Universal design: Great features for the whole family
Many people think that universal design (a design concept that makes places and products accessible for people with and without disabilities) is only for older folks who want to “age in place.”
In fact, these common sense tweaks to any remodel will make your home — especially your bathroom — work better for everyone.
Here are some universal design features that will make living in your home easier for all ages.
Most interior doors are between 32 and 34 inches wide. Doors based on this new design concept are mostly 36 inches wide to provide easy access for wheelchair users. The wider doors also are good for toddlers who need a little support from Mom until they perfect the ‘walking thing.’
Make sure your doors open out and can lay flat against the wall.
Shrimpy, 14-inch high toilet seats are hard to navigate if you’ve got bad knees or use a wheelchair. Even if your legs are working just fine, these toilets often are uncomfortable.
Universal toilet specifications are 16 to 17 inches (with seat) high. They’re called “comfort height toilets” because they are, well, more comfortable for everyone.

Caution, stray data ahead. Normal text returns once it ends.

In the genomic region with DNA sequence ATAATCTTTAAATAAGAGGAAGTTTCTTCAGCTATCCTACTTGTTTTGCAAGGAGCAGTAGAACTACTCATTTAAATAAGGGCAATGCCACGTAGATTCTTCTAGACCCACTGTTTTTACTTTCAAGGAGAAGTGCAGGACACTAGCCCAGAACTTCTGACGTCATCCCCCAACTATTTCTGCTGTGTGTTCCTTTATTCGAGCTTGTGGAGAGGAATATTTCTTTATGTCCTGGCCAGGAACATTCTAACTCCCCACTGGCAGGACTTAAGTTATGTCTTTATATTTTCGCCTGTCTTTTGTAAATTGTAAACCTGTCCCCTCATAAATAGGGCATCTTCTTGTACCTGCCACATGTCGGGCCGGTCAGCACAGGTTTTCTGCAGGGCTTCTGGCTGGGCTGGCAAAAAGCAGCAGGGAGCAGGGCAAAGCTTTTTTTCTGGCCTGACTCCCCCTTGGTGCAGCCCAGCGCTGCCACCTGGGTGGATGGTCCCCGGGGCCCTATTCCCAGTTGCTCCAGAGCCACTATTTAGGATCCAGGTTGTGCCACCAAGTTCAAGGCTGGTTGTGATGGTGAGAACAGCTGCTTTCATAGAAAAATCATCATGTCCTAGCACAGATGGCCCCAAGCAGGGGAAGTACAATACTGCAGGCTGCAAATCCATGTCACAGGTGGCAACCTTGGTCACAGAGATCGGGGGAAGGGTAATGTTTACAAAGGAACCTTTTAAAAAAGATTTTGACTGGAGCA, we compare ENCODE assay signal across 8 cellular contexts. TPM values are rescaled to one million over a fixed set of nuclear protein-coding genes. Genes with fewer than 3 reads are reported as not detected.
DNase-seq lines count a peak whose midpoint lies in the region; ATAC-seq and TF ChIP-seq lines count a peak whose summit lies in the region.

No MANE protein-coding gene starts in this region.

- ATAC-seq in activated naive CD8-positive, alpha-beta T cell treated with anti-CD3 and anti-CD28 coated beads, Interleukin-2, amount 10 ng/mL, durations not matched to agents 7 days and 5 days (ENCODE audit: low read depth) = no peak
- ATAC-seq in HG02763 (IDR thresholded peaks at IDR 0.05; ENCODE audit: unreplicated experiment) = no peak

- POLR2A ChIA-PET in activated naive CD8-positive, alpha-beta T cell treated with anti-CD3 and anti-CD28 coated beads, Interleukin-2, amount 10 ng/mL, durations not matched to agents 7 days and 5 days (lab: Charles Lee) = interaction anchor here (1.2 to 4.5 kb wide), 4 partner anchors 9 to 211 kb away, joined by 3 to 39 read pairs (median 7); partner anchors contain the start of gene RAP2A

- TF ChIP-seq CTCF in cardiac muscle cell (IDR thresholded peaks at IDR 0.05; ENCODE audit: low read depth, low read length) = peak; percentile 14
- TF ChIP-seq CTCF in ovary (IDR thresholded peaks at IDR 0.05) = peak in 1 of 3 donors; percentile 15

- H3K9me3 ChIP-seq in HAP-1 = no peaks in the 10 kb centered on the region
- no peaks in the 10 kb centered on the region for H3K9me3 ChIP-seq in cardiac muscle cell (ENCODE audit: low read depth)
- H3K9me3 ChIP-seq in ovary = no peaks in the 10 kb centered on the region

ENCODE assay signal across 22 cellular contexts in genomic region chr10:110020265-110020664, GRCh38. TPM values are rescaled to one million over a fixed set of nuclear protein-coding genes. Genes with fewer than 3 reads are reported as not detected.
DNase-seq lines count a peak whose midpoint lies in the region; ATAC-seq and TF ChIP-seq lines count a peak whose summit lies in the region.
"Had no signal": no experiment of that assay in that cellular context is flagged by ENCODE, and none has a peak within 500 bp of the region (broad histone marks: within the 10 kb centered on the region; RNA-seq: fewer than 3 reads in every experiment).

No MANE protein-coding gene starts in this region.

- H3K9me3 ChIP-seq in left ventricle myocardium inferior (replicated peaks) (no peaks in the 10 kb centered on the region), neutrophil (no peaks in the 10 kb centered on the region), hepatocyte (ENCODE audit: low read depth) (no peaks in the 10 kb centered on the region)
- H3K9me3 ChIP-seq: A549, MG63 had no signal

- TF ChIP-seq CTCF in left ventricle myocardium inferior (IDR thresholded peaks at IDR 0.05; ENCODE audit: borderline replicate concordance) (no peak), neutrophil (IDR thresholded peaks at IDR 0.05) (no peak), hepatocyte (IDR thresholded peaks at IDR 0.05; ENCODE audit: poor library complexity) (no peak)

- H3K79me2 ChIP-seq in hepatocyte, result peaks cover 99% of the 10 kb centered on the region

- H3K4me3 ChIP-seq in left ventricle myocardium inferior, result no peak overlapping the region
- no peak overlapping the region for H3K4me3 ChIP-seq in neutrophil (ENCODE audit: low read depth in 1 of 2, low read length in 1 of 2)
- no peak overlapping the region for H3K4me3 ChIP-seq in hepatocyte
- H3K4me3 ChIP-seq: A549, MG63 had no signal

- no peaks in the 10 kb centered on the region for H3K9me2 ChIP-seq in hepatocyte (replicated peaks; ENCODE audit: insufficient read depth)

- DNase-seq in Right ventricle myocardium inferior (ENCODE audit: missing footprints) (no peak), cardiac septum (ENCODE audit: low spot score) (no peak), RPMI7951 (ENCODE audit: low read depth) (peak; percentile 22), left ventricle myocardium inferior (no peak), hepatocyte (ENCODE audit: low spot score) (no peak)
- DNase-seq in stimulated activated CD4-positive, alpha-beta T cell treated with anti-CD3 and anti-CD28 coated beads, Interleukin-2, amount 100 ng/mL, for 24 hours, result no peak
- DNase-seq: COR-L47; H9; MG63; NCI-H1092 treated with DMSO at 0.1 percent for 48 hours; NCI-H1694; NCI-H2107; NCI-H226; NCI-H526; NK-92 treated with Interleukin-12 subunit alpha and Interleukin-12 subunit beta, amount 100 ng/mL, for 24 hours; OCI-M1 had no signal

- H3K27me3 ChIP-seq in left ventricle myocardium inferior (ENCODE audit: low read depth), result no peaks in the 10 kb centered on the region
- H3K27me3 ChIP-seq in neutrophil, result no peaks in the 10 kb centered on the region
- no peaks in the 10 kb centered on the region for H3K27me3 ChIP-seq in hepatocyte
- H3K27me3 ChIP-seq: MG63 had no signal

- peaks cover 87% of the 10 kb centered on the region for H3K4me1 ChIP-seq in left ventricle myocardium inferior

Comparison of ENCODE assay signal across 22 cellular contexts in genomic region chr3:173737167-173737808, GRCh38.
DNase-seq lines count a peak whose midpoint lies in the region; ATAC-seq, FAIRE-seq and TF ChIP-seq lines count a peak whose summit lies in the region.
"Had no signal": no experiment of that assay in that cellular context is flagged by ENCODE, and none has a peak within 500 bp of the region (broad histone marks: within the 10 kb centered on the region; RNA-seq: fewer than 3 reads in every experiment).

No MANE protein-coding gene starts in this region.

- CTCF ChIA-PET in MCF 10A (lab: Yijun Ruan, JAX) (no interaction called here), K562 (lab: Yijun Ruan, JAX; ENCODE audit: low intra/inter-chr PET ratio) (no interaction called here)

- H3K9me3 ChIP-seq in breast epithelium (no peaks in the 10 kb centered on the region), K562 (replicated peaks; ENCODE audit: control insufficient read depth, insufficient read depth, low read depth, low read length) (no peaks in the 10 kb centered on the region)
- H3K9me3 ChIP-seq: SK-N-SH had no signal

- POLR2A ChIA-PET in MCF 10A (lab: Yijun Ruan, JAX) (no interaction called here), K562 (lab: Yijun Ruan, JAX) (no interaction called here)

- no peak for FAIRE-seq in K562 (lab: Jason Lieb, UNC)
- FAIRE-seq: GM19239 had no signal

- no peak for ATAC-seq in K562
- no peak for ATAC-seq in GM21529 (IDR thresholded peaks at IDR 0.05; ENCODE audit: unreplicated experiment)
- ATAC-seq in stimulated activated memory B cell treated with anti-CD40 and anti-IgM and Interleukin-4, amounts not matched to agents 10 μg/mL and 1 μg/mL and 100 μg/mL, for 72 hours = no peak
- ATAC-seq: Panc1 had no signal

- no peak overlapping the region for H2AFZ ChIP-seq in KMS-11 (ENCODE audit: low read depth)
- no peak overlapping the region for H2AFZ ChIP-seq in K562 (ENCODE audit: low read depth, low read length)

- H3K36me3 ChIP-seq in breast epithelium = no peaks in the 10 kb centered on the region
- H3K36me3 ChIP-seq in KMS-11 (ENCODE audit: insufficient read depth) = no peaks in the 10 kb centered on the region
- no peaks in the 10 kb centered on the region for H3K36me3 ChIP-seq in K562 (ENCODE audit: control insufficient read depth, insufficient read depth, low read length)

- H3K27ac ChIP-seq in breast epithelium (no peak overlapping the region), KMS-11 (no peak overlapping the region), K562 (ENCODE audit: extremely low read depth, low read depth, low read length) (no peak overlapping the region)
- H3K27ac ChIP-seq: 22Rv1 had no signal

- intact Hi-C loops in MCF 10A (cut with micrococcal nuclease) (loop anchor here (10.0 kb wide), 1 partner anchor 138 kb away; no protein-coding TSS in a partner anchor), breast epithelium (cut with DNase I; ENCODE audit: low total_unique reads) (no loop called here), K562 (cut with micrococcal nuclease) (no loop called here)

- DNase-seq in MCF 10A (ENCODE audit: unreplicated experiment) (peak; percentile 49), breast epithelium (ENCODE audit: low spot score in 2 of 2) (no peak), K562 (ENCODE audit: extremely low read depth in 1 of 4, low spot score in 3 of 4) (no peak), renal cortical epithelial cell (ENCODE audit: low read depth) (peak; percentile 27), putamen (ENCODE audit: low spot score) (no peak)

They sound institutional, but we all need a little assistance now and then when climbing out of the tub or off the toilet.
When you remodel, ask your home contractor to install plywood under the sheet rock, which provides a sturdy anchor for the bars you might need down the road.
One tip: Don’t install grab bars before you need them, because you won’t know where you’ll need them most until the time comes.
Those shower curbs are a trip hazard for everyone, and they’re not needed in most bathrooms.
When you remodel the bathroom, ask your tile installer to slope the shower floor slightly toward the drain, which will keep water from flowing into the rest of the room.
Not only are curbless showers more practical, they have a clean and contemporary look.
Instead of putting round handles on doors, use lever handles that are easier to grip for young and older hands.
• Ovens with swing-out, rather than pull-out doors.
• Adjustable-height sinks that raise and lower electronically.
• High cabinet kick plates that will elevate dishwashers: This minimizes bending and makes loading easier.
• Roll-out cabinet shelves.
Universal design doesn’t have to look like hospital living. Many manufacturers of bathroom fixtures are incorporating these types of design features, like grab bars, into contemporary designs.
You won’t even know they’re there.
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